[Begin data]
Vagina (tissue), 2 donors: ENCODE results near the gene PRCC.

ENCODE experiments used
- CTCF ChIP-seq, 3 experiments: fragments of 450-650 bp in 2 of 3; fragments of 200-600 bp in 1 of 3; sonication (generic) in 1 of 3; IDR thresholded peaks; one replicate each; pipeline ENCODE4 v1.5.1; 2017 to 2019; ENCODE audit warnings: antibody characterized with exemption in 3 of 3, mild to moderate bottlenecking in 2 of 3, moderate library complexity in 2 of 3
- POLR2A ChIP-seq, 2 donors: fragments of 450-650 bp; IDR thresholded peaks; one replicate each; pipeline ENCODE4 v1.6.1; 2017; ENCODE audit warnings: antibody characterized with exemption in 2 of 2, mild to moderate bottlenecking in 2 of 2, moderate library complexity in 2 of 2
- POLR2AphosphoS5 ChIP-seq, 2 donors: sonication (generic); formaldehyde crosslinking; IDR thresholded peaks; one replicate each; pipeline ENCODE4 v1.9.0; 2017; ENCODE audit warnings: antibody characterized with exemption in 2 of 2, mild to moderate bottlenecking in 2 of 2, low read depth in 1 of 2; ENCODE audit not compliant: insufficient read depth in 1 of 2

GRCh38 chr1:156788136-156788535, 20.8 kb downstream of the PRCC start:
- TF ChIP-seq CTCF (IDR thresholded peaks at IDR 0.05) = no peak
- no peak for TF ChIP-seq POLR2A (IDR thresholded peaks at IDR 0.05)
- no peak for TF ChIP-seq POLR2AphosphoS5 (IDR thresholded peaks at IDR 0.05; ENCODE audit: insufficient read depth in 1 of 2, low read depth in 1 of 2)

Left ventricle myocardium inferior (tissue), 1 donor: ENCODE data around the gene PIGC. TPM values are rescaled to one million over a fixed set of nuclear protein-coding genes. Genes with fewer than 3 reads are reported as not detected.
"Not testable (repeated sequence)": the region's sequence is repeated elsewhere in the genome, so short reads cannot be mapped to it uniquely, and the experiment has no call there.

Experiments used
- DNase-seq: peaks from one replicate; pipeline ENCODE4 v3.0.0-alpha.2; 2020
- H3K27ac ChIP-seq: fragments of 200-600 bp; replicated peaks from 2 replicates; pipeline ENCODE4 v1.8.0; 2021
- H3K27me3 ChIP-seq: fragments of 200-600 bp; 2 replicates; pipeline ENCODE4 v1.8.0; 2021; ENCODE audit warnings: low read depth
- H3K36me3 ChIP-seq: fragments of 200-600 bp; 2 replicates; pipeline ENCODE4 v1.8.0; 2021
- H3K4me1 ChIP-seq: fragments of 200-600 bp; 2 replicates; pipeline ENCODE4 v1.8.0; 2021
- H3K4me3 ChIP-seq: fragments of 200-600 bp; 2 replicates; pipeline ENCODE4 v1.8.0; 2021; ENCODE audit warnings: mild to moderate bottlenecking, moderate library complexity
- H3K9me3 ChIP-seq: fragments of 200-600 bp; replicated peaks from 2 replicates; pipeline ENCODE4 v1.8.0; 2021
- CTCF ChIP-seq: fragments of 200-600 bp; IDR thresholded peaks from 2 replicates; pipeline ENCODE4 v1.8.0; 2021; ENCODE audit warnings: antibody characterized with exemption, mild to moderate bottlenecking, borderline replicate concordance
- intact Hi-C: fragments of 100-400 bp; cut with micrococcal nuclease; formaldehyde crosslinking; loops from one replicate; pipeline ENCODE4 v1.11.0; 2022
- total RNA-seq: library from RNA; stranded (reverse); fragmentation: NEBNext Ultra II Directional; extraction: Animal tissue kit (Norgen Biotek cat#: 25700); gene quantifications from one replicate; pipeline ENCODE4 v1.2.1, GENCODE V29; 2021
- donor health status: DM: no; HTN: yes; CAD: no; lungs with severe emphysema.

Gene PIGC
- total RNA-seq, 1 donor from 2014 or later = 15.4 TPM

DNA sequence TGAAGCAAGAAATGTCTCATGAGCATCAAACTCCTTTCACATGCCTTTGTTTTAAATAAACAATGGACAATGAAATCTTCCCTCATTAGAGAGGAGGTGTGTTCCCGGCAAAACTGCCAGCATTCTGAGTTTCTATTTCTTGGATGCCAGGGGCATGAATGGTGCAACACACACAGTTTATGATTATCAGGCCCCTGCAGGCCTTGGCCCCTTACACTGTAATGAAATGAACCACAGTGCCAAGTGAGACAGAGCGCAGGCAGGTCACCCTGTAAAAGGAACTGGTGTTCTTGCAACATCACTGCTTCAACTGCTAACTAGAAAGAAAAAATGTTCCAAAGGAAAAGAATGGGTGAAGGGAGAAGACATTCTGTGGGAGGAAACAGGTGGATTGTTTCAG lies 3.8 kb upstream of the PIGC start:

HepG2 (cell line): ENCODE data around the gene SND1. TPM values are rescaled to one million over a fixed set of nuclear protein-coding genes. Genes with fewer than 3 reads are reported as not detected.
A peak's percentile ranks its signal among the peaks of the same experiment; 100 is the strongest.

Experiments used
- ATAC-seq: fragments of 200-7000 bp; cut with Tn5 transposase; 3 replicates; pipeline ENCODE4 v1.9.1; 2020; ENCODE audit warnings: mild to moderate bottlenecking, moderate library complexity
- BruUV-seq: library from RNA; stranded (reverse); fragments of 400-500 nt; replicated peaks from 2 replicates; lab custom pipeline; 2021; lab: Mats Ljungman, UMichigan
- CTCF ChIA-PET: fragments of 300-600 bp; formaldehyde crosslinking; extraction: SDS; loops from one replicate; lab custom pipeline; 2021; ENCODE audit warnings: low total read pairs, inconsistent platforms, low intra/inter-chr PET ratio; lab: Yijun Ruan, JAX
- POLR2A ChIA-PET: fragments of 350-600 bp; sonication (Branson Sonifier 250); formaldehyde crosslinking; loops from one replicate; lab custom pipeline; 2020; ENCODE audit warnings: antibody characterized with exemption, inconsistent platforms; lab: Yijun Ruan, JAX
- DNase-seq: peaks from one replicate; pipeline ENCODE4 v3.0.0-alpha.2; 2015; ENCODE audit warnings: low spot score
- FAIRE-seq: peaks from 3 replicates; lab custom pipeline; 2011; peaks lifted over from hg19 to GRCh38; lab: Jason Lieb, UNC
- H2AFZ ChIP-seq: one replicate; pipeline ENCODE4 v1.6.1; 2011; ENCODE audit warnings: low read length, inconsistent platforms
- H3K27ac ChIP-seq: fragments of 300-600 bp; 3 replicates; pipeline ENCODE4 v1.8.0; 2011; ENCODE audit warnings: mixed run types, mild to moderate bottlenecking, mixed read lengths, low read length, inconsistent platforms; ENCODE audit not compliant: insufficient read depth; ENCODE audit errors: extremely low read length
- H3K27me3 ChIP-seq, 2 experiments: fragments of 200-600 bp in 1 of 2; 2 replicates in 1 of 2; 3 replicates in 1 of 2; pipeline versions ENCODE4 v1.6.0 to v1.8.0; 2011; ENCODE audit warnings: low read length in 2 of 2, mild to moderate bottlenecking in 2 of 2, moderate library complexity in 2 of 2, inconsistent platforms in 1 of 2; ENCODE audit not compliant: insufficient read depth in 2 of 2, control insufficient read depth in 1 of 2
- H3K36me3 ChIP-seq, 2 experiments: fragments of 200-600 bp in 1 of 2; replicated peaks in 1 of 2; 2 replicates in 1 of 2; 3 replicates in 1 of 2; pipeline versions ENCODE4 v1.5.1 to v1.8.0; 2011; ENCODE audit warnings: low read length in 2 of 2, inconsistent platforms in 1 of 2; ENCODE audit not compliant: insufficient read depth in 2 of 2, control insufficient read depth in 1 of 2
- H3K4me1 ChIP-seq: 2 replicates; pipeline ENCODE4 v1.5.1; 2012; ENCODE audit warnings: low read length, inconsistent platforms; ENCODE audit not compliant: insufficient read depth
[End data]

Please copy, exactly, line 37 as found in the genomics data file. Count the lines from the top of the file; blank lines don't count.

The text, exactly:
- H3K27ac ChIP-seq: fragments of 300-600 bp; 3 replicates; pipeline ENCODE4 v1.8.0; 2011; ENCODE audit warnings: mixed run types, mild to moderate bottlenecking, mixed read lengths, low read length, inconsistent platforms; ENCODE audit not compliant: insufficient read depth; ENCODE audit errors: extremely low read length